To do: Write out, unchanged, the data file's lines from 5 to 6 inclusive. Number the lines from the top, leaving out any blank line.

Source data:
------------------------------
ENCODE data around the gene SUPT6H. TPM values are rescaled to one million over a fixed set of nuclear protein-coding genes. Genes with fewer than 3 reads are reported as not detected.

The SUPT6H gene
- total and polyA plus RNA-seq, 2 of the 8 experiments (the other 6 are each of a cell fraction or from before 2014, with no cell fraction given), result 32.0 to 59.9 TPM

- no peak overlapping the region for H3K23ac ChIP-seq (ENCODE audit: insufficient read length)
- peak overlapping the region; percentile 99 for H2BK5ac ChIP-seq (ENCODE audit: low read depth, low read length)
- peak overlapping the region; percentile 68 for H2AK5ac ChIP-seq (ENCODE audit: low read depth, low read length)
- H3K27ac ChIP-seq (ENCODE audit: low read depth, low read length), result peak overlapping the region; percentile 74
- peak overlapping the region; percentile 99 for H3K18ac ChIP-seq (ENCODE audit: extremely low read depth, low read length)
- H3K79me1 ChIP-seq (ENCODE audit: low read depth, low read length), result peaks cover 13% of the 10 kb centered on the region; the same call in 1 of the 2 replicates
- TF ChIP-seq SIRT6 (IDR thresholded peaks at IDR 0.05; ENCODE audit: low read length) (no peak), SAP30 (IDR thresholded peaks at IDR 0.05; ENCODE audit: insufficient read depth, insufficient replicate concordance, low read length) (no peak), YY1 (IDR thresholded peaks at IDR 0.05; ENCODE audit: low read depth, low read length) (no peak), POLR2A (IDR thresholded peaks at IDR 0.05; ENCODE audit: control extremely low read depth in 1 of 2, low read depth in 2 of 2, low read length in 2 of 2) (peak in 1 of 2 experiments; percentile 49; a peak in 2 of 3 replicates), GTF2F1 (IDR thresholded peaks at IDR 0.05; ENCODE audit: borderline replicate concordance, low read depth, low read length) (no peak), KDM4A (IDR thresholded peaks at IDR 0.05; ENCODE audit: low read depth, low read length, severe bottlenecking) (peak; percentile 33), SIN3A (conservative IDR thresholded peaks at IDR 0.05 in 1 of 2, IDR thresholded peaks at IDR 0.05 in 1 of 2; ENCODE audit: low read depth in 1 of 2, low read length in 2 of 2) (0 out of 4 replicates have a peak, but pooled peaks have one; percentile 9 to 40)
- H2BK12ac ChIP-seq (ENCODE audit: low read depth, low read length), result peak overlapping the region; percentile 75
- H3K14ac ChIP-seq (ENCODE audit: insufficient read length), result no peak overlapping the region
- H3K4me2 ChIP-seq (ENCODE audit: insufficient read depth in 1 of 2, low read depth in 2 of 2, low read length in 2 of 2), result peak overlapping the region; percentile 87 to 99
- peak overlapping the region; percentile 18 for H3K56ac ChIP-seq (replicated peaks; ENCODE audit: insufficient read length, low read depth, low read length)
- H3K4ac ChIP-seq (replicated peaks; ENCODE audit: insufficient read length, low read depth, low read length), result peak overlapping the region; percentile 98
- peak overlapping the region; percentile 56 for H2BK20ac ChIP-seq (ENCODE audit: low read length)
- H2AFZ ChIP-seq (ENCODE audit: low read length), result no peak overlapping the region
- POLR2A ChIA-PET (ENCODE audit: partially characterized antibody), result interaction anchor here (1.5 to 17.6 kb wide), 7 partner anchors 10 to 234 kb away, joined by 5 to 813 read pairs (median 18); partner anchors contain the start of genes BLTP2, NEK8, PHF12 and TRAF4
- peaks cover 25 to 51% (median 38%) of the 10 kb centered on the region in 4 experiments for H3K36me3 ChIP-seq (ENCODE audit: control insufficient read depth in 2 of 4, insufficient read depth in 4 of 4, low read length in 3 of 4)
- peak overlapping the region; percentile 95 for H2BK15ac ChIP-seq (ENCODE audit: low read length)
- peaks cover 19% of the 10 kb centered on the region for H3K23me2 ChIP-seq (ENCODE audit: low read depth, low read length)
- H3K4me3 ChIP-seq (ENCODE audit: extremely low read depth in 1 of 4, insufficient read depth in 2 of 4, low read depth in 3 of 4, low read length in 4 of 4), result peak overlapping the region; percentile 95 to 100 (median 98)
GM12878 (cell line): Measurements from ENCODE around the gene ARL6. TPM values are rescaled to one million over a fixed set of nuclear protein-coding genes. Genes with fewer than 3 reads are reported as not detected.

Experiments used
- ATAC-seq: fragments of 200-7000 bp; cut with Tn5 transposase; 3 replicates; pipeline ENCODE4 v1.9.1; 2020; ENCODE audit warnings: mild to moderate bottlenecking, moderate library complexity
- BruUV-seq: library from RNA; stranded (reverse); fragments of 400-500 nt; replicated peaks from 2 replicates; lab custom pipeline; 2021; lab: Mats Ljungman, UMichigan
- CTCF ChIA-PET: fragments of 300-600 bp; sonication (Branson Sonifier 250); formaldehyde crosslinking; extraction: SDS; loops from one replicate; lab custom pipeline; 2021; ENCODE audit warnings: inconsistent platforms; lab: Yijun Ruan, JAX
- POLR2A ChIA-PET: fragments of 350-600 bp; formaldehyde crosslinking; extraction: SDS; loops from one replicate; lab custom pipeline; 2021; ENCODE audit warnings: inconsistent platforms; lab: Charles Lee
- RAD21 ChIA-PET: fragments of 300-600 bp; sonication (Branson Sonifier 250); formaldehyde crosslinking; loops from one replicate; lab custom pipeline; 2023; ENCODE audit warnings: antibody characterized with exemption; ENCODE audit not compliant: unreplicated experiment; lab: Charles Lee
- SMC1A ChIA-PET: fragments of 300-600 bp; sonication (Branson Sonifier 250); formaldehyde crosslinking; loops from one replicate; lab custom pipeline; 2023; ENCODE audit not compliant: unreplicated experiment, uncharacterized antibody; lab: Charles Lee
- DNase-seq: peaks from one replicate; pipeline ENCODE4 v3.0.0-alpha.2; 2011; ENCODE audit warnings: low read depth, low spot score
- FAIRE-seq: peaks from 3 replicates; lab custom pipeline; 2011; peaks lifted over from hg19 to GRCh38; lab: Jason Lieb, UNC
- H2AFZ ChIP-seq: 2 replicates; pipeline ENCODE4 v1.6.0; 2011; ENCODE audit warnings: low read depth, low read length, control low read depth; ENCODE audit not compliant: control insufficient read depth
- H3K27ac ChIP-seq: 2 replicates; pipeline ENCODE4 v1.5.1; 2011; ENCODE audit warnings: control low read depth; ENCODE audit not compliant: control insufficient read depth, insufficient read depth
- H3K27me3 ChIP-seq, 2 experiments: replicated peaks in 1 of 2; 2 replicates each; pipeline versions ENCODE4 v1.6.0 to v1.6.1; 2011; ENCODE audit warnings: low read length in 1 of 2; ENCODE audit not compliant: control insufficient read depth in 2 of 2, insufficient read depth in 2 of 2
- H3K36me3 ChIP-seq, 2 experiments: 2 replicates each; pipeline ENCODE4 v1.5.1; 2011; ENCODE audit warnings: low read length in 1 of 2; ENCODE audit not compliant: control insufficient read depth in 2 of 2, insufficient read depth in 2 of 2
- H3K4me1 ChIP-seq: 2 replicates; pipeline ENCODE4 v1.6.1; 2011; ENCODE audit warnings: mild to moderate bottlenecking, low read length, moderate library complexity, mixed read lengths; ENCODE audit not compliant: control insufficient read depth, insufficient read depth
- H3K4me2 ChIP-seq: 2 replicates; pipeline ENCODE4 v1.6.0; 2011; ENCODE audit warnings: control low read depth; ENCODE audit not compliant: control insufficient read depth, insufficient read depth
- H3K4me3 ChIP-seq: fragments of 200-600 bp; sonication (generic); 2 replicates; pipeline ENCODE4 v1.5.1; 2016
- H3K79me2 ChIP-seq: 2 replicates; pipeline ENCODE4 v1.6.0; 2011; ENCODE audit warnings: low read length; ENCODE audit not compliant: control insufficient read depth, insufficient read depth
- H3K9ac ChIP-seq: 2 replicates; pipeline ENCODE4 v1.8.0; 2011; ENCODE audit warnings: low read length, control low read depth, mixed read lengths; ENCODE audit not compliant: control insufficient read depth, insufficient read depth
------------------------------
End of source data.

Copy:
- peak overlapping the region; percentile 99 for H2BK5ac ChIP-seq (ENCODE audit: low read depth, low read length)
- peak overlapping the region; percentile 68 for H2AK5ac ChIP-seq (ENCODE audit: low read depth, low read length)